That time of joy in every woman's month.
As I type, I sit with ibuprofen coursing through my bloodstream, heat-pad nestled on my swollen tummy, my mood veering between wanting to punch someone or fuck their brains out.
I've had a tempestuous relationship with Mother Nature, ever since she paid me her first visit. Every girl remembers her first period. Mine was... awkward. My mother never talked about the subject, nor did my older sister. That fateful morning I discovered what happened overnight, I hesitantly approached my mother and told her. She promptly took me into the bathroom, handed me a pad the size of a super king mattress and left me to it, with the advice I might feel unwell and sore and to take an aspirin if that happened.
From then on, whenever I required 'supplies', I would drop the code, ("I need more of those things...") and a packet would magically appear in my bottom drawer.
I saw an advert for LilLets tampons and was intrigued and desperate to try them; I was much too shy to buy them myself.
I read advice in the Problem Pages about how to broach the delicate matter with your mother. Summoning up all my tender courage, I sat next to her one day with the advert open, pointed to it and tentatively said, "I'd really like to try these, please." She raised her eyebrows, "You do know they go... inside you?!"
I nodded, blushing. She sniffed and said fine, if that's what I wanted.
Fast-forward some years and I reached the point of buying my own tampons... the embarrassment passed down from my dear mother lingered.
My approach was akin to a spotty teenage boy buying condoms:
1. grab the box, shielding it from the eyes of other shoppers
2. place it on the counter, probably hidden under a magazine
3. blush furiously while paying for my shameful purchase
Now, people, I know periods are a natural phenomenon and absolutely nothing to be embarrassed or ashamed of. I hope any mothers out there reading realise how crucial their handling of the menstruation subject is. My poor mother was obviously very uncomfortable with the topic and it affected my attitudes for many years.
I am learning to be bolder about the topic, obviously, as I spill my period-related secrets publicly on my blog!
For example, my unfortunate twitter friends are aware of my cycle, as I frequently tweet about my PMS-induced brain fog, sore boobs or bloating, alongside my monthly announcements that my uterus has declared war on me.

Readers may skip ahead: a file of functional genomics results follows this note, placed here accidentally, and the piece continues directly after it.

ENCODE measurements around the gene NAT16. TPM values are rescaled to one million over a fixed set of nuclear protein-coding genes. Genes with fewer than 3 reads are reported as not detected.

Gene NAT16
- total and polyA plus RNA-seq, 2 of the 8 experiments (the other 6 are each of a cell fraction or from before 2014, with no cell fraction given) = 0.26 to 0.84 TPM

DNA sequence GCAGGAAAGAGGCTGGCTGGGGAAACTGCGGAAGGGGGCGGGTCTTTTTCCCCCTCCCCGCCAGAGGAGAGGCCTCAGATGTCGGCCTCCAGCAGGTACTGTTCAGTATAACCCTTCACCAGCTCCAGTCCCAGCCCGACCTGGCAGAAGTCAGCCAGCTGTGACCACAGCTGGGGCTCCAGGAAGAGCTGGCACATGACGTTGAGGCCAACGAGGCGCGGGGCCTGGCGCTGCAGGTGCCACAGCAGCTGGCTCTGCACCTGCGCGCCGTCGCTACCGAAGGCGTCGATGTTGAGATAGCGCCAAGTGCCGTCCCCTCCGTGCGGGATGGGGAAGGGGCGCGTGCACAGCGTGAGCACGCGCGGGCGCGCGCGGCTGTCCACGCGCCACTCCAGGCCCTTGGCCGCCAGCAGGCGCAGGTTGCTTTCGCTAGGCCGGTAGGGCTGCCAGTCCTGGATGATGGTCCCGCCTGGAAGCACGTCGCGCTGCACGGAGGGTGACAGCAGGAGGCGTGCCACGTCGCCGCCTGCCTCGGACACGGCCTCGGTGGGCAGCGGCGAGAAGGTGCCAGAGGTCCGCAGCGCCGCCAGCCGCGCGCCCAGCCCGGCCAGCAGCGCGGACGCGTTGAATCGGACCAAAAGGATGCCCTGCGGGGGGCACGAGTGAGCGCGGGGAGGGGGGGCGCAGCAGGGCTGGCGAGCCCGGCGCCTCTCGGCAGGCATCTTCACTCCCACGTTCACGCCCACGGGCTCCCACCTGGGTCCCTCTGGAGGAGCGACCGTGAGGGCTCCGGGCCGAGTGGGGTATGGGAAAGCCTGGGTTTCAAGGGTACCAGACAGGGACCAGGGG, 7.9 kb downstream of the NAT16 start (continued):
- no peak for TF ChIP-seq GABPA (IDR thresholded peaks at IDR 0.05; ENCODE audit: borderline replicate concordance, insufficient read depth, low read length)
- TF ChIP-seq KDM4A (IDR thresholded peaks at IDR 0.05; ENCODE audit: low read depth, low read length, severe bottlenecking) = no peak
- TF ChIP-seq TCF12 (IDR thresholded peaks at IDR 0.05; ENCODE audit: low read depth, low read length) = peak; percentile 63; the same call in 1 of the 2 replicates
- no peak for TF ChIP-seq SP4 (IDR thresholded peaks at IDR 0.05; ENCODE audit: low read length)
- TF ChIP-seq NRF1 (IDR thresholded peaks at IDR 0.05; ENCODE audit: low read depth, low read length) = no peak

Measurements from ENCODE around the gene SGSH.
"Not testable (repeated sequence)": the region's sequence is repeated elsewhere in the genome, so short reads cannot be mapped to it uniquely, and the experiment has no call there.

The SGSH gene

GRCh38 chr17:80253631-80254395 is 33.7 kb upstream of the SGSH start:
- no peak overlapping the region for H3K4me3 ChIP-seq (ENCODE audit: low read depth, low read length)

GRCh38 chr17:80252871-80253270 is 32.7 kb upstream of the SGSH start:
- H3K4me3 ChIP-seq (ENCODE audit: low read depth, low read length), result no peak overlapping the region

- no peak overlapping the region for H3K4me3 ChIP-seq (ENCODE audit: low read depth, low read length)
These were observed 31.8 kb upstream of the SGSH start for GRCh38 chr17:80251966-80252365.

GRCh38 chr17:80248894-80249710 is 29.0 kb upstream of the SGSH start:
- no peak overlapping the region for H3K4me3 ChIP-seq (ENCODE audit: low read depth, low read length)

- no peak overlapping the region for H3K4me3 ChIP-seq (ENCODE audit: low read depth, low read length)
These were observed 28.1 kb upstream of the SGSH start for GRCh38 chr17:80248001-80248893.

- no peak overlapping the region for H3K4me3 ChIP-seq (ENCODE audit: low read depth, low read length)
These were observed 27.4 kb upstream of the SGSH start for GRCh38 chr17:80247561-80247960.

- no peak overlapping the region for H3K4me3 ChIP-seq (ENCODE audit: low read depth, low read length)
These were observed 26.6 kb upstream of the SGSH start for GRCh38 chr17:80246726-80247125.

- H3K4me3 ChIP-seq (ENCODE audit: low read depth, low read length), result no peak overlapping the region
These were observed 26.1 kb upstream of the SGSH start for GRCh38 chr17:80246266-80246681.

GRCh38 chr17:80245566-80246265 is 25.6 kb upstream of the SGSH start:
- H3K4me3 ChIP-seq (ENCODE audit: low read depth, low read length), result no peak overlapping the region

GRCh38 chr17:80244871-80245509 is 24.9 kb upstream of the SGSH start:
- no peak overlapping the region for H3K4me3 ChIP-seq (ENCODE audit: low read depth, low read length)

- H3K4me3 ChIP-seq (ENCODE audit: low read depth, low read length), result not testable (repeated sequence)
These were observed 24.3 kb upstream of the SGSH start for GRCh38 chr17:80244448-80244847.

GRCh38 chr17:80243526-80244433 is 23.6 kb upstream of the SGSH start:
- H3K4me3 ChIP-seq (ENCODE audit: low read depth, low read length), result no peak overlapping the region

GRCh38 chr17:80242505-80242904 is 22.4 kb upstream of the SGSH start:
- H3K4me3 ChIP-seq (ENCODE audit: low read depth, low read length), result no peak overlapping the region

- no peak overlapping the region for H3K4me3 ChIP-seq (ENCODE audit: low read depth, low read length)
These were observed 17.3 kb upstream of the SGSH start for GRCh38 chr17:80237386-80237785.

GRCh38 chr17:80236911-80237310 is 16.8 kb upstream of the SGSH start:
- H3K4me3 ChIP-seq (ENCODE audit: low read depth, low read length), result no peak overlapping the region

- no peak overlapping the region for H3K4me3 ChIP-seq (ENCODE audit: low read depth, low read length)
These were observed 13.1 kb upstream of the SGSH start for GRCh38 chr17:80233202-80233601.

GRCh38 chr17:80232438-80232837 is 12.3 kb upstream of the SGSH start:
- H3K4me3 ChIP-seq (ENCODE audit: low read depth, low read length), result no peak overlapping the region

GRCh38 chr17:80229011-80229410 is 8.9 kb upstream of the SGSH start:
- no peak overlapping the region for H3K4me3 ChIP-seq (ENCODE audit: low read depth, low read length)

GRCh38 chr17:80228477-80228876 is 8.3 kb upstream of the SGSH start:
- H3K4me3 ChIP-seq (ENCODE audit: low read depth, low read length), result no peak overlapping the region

I no longer hide my tampon box underneath my shopping. I recently made a very typically female purchase of tampons, white wine, paracetemol and a bag of salad. All that was missing was a box of chocolates!
A friend of mine recently told me she is a fan of the Moon Cup; when I shared this fact with the OH, as I write opposite him, his face drained of blood, (pardon the pun), and he looked ill.
If men had periods, would the world be different?
The OH informs me a law would be passed stating if anyone pissed you off as you bled from your genitals you'd be allowed justifiable homicide. He also says men would absolutely be allowed work leave for one week a month. Before male readers attack me... this is coming from one of your own, not my words!
If men had periods, major advances in pain relief and contraception would be prioritized and made. Furthermore, sanitary protection would be cheaper - if not free.
And, of course, men would be very loud about their pain and suffering... If you've ever experienced the Oscar-winning histrionics of man-flu, imagine the wailing and moaning once blood, (sometimes serious quantities of it), begins to flow from their penises. Add the excruciating cramps ripping through their bodies, man boobs so painful fabric touching them brings tears - I won't even go into the bathroom details... in case any of you are of a delicate disposition.
However, for all my whining about The Curse, I tend to welcome her as a sign my body is healthy and working. After a hiccup years ago where they disappeared for a couple of years, I am happy to feel that familiar heaviness in my stomach that indicates She is on the way.
Knowing my next challenge will be the cessation of my monthly companion, and all that entails, (vaginal dryness, hot flushes, weight gain, mood swings, tears, lack of sex drive, possibly a moustache), makes me more grateful at her arrival.
Women, embrace your femininity and all that goes with it.
Men, be extra sweet to the women in your lives when THAT time of month comes around, and be bloody grateful that you got that Y chromosome... period!
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